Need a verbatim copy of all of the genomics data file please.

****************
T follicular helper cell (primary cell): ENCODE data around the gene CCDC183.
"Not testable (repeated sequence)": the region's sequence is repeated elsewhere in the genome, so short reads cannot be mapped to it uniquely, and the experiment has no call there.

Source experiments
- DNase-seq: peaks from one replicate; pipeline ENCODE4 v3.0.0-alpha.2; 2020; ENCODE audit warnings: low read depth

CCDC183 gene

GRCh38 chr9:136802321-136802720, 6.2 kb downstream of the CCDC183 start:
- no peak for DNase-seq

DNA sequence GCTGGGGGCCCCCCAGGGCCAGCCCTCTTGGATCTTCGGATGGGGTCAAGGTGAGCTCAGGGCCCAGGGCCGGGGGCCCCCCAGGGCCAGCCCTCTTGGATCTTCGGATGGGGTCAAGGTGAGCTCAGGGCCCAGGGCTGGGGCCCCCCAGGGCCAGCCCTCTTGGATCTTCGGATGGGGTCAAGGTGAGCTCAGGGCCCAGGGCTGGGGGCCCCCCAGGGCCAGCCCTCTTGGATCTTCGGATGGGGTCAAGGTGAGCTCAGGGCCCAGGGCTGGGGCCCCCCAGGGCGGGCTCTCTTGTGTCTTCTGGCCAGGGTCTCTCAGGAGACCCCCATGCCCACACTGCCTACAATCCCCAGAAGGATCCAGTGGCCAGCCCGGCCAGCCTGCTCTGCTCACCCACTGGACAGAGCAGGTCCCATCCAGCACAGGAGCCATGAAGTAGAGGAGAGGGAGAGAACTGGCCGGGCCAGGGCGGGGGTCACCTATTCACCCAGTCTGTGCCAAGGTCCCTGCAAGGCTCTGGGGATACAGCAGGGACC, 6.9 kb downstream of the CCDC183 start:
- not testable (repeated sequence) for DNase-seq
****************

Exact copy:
T follicular helper cell (primary cell): ENCODE data around the gene CCDC183.
"Not testable (repeated sequence)": the region's sequence is repeated elsewhere in the genome, so short reads cannot be mapped to it uniquely, and the experiment has no call there.

Source experiments
- DNase-seq: peaks from one replicate; pipeline ENCODE4 v3.0.0-alpha.2; 2020; ENCODE audit warnings: low read depth

CCDC183 gene

GRCh38 chr9:136802321-136802720, 6.2 kb downstream of the CCDC183 start:
- no peak for DNase-seq

DNA sequence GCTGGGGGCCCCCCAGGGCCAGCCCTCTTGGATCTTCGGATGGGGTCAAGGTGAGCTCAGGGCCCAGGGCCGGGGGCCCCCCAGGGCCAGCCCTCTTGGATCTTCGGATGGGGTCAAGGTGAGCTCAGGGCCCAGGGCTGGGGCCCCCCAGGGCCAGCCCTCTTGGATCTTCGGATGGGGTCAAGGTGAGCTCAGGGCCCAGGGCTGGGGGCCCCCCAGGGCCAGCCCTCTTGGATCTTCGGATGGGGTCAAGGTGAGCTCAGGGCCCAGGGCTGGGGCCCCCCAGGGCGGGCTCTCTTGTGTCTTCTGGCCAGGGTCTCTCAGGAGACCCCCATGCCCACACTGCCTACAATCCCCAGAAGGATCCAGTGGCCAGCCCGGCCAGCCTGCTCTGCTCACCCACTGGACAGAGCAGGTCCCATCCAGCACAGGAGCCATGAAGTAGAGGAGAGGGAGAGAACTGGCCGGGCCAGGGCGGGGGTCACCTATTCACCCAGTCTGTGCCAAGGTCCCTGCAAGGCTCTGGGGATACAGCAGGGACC, 6.9 kb downstream of the CCDC183 start:
- not testable (repeated sequence) for DNase-seq